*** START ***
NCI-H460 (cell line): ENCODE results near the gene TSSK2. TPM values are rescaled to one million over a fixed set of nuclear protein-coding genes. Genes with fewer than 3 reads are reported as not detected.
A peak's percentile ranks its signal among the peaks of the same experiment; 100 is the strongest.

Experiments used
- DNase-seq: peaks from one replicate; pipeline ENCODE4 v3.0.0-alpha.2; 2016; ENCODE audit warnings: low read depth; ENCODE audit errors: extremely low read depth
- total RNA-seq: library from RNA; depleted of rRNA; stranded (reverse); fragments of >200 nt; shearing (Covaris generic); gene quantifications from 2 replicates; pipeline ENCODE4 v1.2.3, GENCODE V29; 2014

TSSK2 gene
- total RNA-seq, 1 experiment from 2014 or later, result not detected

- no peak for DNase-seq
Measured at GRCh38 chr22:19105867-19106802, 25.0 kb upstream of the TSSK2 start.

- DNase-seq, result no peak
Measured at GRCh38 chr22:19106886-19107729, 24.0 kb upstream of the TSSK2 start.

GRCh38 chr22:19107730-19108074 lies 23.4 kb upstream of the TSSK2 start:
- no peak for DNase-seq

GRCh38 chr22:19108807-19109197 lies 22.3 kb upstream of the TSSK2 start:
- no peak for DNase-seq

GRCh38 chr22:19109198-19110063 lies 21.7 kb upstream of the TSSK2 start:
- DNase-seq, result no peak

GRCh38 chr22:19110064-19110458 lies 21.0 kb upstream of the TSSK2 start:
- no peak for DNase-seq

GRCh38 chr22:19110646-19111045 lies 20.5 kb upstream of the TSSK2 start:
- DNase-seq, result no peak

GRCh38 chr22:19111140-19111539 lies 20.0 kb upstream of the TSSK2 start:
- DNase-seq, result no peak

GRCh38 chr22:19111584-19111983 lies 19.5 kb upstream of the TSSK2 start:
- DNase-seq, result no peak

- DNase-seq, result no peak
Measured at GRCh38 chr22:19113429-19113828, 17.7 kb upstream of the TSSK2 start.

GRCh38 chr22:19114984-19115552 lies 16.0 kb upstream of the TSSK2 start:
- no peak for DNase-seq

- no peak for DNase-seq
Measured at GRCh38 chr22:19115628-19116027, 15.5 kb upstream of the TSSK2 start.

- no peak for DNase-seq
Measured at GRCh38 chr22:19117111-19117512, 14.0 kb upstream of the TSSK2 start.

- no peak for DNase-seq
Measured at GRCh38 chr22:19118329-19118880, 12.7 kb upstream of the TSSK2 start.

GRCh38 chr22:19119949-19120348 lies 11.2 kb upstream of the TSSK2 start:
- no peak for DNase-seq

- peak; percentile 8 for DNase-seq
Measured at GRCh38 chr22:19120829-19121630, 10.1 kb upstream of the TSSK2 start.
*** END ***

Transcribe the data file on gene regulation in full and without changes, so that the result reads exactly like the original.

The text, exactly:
NCI-H460 (cell line): ENCODE results near the gene TSSK2. TPM values are rescaled to one million over a fixed set of nuclear protein-coding genes. Genes with fewer than 3 reads are reported as not detected.
A peak's percentile ranks its signal among the peaks of the same experiment; 100 is the strongest.

Experiments used
- DNase-seq: peaks from one replicate; pipeline ENCODE4 v3.0.0-alpha.2; 2016; ENCODE audit warnings: low read depth; ENCODE audit errors: extremely low read depth
- total RNA-seq: library from RNA; depleted of rRNA; stranded (reverse); fragments of >200 nt; shearing (Covaris generic); gene quantifications from 2 replicates; pipeline ENCODE4 v1.2.3, GENCODE V29; 2014

TSSK2 gene
- total RNA-seq, 1 experiment from 2014 or later, result not detected

- no peak for DNase-seq
Measured at GRCh38 chr22:19105867-19106802, 25.0 kb upstream of the TSSK2 start.

- DNase-seq, result no peak
Measured at GRCh38 chr22:19106886-19107729, 24.0 kb upstream of the TSSK2 start.

GRCh38 chr22:19107730-19108074 lies 23.4 kb upstream of the TSSK2 start:
- no peak for DNase-seq

GRCh38 chr22:19108807-19109197 lies 22.3 kb upstream of the TSSK2 start:
- no peak for DNase-seq

GRCh38 chr22:19109198-19110063 lies 21.7 kb upstream of the TSSK2 start:
- DNase-seq, result no peak

GRCh38 chr22:19110064-19110458 lies 21.0 kb upstream of the TSSK2 start:
- no peak for DNase-seq

GRCh38 chr22:19110646-19111045 lies 20.5 kb upstream of the TSSK2 start:
- DNase-seq, result no peak

GRCh38 chr22:19111140-19111539 lies 20.0 kb upstream of the TSSK2 start:
- DNase-seq, result no peak

GRCh38 chr22:19111584-19111983 lies 19.5 kb upstream of the TSSK2 start:
- DNase-seq, result no peak

- DNase-seq, result no peak
Measured at GRCh38 chr22:19113429-19113828, 17.7 kb upstream of the TSSK2 start.

GRCh38 chr22:19114984-19115552 lies 16.0 kb upstream of the TSSK2 start:
- no peak for DNase-seq

- no peak for DNase-seq
Measured at GRCh38 chr22:19115628-19116027, 15.5 kb upstream of the TSSK2 start.

- no peak for DNase-seq
Measured at GRCh38 chr22:19117111-19117512, 14.0 kb upstream of the TSSK2 start.

- no peak for DNase-seq
Measured at GRCh38 chr22:19118329-19118880, 12.7 kb upstream of the TSSK2 start.

GRCh38 chr22:19119949-19120348 lies 11.2 kb upstream of the TSSK2 start:
- no peak for DNase-seq

- peak; percentile 8 for DNase-seq
Measured at GRCh38 chr22:19120829-19121630, 10.1 kb upstream of the TSSK2 start.